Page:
How deep is your collection right now?
I think I got about twenty thousand records, but in comparison to some people I know, that’s not a lot at all. I don’t really consider myself a collector. I am a collector, but I’m not a head or a nut—like a Rich Medina or crazy-ass Spinna’s collection. I’ve never seen that many records in one building.
What do you do for space?
That’s part of my limitation. I had a lot of my collection when I moved out here, but I sold some of the prized joints. I hate to even think about what I sold—a lot of Cal Tjader, and some of my favorite records, but, shit, I did it to condense space.
What’s your approach to sampling?
You know, for the most part, there’s only so much you can do. If something’s dope, you kind of don’t want to change it anyway, but I’m not really one of those loop guys. If it sounds fresh, I can loop it and it’ll still sound fresh, but I’d rather earn my money and chop it up. I’m already borrowing somebody else’s shit—the least I can do is show some respect and rearrange it.
Alright, let’s get into these joints…
Slave Slave (Cotillion) 1977
I can remember my dad playing this record. The tunes are kind of written where the bass line is the lead. With Detroit cats, that’s a serious thing. Mr. Mark Adams, the guy who played bass on this, he was the lead as far as instrumentation. With hip-hop production or any of my productions, the bass line is like the lead for me, too. This is a monumental group, on a lot of levels.
Kraftwerk Electric Café (Elektra/Warner Brothers [WEA]) 1986
This is another record that was in my dad’s collection that I snatched up, and I always try to find a way to include it in anything that I do, whether it’s for noises or atmospheric-type shit. Its techno roots definitely have a serious connection, with me being from the D. These joints get spin, between “Musique Non Stop” and “The Telephone Call”—I’ve chopped that up and used it for several tracks.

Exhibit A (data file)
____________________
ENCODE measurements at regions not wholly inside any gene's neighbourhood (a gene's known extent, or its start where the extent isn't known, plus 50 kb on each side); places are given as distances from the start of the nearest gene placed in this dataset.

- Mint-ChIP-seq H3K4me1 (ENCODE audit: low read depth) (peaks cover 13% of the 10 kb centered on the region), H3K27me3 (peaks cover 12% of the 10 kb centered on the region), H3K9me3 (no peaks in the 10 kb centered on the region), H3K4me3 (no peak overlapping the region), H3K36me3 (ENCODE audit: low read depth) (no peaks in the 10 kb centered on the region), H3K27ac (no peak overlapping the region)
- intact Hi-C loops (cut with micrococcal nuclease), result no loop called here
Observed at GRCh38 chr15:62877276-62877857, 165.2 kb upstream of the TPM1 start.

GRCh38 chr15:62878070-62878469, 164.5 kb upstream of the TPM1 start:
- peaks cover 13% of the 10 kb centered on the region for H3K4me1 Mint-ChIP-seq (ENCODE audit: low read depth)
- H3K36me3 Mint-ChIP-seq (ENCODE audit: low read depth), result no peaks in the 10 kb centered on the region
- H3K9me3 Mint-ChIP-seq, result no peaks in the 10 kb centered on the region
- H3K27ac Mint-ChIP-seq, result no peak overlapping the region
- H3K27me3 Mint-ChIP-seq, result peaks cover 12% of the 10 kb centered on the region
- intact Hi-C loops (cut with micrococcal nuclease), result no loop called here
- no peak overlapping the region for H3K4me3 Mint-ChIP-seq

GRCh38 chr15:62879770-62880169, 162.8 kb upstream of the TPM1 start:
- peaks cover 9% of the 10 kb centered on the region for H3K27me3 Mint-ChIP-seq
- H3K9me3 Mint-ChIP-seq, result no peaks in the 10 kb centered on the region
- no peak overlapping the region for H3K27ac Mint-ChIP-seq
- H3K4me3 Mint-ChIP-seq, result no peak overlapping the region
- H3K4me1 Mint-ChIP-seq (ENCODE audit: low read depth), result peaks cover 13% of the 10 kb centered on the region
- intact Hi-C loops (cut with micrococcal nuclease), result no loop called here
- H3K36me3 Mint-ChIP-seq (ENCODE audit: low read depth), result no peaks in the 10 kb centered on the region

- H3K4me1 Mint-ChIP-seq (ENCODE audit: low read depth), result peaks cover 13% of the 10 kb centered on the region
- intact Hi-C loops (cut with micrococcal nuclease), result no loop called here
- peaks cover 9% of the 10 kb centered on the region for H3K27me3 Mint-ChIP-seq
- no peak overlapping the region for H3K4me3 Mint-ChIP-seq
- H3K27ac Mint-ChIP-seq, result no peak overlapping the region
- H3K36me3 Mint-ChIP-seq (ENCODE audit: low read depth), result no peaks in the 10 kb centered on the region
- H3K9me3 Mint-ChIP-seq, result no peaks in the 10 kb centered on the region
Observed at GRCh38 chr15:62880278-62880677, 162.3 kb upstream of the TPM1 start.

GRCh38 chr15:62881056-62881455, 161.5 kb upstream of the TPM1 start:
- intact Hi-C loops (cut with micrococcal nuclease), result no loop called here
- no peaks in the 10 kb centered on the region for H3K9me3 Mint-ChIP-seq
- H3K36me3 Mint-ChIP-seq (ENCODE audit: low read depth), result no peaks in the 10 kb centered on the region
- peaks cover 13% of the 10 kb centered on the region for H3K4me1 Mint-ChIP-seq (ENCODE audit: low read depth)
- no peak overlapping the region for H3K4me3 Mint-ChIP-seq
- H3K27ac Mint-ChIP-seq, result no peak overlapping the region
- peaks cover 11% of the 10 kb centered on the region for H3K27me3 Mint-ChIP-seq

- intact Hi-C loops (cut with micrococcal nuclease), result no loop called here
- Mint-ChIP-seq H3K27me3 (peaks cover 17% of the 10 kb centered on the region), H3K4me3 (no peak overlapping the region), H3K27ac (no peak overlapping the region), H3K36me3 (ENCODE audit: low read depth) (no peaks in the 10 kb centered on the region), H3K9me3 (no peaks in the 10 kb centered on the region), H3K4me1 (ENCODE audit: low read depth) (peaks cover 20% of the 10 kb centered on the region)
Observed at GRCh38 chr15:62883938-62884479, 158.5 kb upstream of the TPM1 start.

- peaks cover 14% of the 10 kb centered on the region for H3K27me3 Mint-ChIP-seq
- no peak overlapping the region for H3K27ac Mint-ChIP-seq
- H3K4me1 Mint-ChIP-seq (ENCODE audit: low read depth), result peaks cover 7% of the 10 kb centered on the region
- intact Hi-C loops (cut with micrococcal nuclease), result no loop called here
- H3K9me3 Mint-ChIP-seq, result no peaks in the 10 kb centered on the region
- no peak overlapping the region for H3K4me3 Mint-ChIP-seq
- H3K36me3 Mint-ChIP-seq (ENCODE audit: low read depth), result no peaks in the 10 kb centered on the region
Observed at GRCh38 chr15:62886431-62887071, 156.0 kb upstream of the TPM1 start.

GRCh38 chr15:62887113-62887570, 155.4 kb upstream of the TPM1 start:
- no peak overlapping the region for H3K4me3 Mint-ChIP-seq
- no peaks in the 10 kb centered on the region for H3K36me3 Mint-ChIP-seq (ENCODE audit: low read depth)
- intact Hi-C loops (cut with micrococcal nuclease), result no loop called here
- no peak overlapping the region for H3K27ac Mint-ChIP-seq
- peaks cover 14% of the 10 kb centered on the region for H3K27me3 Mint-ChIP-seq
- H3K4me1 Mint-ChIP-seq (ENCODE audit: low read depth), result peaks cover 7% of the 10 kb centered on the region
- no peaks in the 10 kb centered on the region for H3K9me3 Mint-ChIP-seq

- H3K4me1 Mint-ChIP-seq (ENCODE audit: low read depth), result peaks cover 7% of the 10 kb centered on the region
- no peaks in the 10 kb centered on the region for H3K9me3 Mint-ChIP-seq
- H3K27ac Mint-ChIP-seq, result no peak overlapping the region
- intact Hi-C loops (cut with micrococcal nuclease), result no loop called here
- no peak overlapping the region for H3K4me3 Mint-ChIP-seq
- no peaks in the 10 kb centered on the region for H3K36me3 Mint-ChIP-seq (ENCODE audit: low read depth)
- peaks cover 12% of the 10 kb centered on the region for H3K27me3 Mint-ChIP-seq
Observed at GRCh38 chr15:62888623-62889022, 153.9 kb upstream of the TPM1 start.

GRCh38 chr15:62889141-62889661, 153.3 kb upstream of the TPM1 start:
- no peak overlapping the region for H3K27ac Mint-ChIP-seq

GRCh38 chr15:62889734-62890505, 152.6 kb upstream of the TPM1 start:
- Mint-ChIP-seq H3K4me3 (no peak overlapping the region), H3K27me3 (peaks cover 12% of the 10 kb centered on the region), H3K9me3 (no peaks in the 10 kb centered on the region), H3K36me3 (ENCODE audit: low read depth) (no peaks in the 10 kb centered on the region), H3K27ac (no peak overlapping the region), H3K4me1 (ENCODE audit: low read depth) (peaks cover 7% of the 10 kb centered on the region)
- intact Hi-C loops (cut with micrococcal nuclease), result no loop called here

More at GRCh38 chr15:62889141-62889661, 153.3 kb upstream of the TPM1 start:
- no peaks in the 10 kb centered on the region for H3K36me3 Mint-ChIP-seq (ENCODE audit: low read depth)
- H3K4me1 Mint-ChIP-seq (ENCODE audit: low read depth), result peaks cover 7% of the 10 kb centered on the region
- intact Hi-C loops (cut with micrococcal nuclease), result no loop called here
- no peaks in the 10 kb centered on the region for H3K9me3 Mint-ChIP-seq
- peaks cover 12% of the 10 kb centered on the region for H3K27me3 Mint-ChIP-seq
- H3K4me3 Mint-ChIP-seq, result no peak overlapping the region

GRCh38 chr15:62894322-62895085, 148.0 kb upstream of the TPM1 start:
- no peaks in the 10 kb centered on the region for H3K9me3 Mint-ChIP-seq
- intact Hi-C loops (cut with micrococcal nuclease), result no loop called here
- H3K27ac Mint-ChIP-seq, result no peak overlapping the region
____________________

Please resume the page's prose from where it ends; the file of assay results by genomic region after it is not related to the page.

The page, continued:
Tomita Mussorgsky: Pictures at an Exhibition (RCA) 1975
This record came out the year I was born, and he’s playing and doing shit on here that I’m not even fucking with now. This dude is a total genius in my opinion. He’s got volumes of records out, and they all kind of touch on the same experimental lines. He plays a lot of classical music, but it’s all done with ARPs and Moogs and crazy shit. Everybody’s taken from him—Dilla, Hi-Tek, everybody.
Jean-Claude T. Bicentennial Poet (Philadelphia) 1976
I just got off the phone with my man Rich Medina, and this record reminds me a lot of Rich. This dude is a spoken-word artist, and what he’s saying is incredible. It’s one of those joints where you have to know it in order to appreciate it—the musicianship; the fact that in 1976, somebody was saying the type of shit he was saying; just the whole package. It’s a strong record.
Queen Jazz (Elektra) 1978
The musicianship is bananas—the writing, the whole composition. As a producer, I have a lot of respect for Queen. Their performance settings kind of matched what they were doing musically, so it’s rock theater in a lot of ways. I’ve used this album several times—I won’t say in what.
The Electric Prunes The Electric Prunes (Reprise) 1967